]. Also of interest are subgroup analyses for different Chinese pattern diagnoses and for acupuncture patients, who are naïve/non-naive to acupuncture. Further analyses could be carried out for age, ethnicity, disease severity/duration, treatment preference and recruitment site.
b) The main subgroup analyses should be pre-specified in the analysis plan and included in sample size planning for confirmatory testing. Further subgroup analyses could be done on an exploratory level, but should be stated as an objective in the study protocol.
16) Statistical analysis
a) Primary analysis for trials on superiority of acupuncture should be intention-to-treat. In order to assess real-world effectiveness of treatments, benefits and harms should be judged and compared according to the treatment to which patients were assigned.
b) Analyses should adjust for relevant potential confounders (e.g., baseline value of the outcome measure, stratification variables, expectation).
c) Especially in non-randomized studies (e.g. observational data from registries), procedures to compensate for baseline differences must be used (e.g., matching and/or adjusted analysis).
a) Comparing the effectiveness of treatment options should be the primary aim of CER, but economic evaluations should be included whenever possible as a secondary aim.
b) To allow realistic cost estimates, the setting(s) of the study should reflect as closely as possible the real-world clinical practice setting for each intervention. If a study includes a standardized and a non-standardized acupuncture arm, it would be useful to compare their cost-effectiveness.
18) Methodological approach
a) Standard methods for economic evaluations should be employed, and effectiveness measures that include both benefits and harms (e.g., utility measures based on SF-36, SF-12 or EQ-5D) should be used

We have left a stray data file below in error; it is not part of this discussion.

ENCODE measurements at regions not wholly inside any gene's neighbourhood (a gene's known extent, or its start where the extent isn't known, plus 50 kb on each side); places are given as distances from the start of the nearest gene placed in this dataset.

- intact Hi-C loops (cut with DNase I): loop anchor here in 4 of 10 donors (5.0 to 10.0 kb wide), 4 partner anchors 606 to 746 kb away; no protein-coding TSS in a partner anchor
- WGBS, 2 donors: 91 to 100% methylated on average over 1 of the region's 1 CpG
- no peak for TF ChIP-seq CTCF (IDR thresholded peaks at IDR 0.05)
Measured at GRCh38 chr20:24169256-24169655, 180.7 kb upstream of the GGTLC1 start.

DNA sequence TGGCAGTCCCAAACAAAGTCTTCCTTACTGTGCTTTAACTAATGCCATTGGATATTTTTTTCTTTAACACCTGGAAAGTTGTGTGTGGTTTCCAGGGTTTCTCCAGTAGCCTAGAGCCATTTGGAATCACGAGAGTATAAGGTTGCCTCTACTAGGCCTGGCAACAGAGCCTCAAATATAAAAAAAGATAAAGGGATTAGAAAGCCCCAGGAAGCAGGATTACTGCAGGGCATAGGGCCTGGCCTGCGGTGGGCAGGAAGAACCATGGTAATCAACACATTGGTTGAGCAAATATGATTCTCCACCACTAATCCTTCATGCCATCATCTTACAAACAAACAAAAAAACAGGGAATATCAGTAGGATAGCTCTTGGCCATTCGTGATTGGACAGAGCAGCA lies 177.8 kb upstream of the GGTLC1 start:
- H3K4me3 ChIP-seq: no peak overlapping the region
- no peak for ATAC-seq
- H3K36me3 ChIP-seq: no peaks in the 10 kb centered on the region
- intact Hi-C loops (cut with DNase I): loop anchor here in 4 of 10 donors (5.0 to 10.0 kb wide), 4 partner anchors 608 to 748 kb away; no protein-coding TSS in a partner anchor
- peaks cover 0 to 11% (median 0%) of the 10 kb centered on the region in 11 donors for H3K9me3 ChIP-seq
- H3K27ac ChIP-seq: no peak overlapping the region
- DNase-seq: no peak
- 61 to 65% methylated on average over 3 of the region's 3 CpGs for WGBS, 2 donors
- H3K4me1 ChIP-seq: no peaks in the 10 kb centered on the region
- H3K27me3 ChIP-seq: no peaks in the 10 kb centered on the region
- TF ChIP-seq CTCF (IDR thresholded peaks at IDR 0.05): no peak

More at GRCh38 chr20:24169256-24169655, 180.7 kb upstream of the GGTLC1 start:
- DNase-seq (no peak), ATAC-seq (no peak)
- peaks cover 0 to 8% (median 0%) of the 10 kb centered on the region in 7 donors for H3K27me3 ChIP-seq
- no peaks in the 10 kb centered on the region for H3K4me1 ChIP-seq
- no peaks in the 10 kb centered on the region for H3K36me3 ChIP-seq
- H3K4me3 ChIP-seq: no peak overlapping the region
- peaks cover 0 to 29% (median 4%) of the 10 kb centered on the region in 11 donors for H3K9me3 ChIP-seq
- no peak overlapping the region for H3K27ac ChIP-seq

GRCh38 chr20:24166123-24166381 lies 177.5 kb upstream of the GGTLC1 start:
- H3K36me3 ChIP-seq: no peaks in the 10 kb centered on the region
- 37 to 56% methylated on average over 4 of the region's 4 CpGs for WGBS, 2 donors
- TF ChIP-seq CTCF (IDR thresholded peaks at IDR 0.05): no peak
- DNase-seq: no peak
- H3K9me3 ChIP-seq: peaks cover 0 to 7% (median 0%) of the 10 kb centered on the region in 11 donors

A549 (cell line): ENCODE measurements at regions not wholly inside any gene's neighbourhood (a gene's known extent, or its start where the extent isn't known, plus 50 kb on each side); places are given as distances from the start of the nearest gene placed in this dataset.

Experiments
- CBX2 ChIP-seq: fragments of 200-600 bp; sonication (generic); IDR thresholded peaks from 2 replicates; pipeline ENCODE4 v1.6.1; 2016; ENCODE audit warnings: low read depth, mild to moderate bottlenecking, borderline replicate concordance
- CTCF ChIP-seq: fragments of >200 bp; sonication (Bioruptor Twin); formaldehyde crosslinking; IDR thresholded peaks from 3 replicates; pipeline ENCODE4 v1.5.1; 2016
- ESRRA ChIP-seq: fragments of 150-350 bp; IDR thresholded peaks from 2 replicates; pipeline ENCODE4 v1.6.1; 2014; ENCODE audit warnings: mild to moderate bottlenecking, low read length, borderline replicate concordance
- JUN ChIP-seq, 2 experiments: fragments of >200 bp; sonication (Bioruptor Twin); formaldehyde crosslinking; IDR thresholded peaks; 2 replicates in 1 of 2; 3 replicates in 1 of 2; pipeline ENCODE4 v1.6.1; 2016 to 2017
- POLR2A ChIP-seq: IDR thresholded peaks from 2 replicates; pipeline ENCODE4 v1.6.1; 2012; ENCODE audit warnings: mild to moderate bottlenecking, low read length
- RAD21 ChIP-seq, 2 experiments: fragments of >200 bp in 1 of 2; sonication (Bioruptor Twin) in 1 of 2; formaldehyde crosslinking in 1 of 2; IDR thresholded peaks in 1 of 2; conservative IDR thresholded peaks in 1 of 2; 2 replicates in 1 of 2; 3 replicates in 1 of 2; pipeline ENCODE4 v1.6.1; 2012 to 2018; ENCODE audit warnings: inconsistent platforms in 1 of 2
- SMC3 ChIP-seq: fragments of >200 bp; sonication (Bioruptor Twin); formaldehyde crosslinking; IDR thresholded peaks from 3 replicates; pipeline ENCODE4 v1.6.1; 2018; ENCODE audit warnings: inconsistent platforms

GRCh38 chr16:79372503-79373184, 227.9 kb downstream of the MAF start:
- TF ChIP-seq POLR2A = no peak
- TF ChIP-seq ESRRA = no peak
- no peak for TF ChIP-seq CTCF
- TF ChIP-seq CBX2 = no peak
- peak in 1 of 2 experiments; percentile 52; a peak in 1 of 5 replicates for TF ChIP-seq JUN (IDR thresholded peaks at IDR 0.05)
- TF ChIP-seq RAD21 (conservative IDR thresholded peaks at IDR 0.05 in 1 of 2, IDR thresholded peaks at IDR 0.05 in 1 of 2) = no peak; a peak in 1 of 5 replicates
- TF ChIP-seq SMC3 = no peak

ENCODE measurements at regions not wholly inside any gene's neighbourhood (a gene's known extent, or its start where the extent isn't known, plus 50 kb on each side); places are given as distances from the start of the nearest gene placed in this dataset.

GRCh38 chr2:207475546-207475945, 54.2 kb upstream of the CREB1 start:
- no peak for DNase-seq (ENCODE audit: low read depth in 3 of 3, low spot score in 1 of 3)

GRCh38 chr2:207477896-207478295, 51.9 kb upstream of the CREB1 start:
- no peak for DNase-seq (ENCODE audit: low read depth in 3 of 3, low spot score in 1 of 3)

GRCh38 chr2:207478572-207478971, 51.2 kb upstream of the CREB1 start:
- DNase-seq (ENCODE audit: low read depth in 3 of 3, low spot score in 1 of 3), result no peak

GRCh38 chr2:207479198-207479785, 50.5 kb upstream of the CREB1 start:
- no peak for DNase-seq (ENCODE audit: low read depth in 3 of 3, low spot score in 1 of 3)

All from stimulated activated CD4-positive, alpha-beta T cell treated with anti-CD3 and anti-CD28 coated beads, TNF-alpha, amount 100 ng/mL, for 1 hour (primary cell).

b) Sensitivity analysis should include, whenever possible, different stakeholder perspectives (e.g., society, payer and patient). Because acupuncture is often paid out-of-pocket, the patient’s perspective is highly relevant.
c) Subgroup analysis should mainly follow the subgroups defined a priori for the effectiveness study. A subgroup analysis for gender is recommended, because there is preliminary evidence that gender may influence the cost-effectiveness of acupuncture treatment
d) Exploratory analyses of factors that predict a better treatment response are suggested to develop future hypotheses.
19) Observation time
a) In chronic diseases long-term observations (at least 1
year) with intermediate measurement time points are highly recommended, in order to evaluate cost-effectiveness as developed over time.
20) Existing guidelines
To ensure that CER on acupuncture will fulfill reporting standards, the relevant CONSORT guidelines should be consulted and followed:
CONSORT for parallel group randomized trials
CONSORT extension for cluster randomized trials
CONSORT extension for pragmatic trials
CONSORT for non-pharmacological trials
STRICTA as CONSORT extension for acupuncture studies
a) Publication of a detailed study protocol (design publication) should take place whenever possible prior to publication of study results.
b) The study should be registered in an international accessible trial database with as many details as possible provided.
c) Publication of the completed study should describe why and how it qualifies as CER and make clear the phase of the study.
d) The setting of the study should be described, including information about the typical usual care setting in the country where the study was performed (and if relevant in other countries). The procedure for selection of practitioners for each treatment group should be described, with an account of whether and how those included in the study differ from the average practitioner (e.g. training, experience).
e) Wording of treatment group descriptions in the informed consent should be provided.
f) If a usual-care or standard-care comparison group is used, a detailed description with citations should be included in the intervention section.
g) Detailed results of all treatments, adherence, and co-interventions in the different groups should be provided.
h) The most relevant subgroup analyses and analyses of patient characteristics that predict a better outcome should be published together with primary results. Detailed subgroup analysis and/or de-identified patient level data could be provided as online files.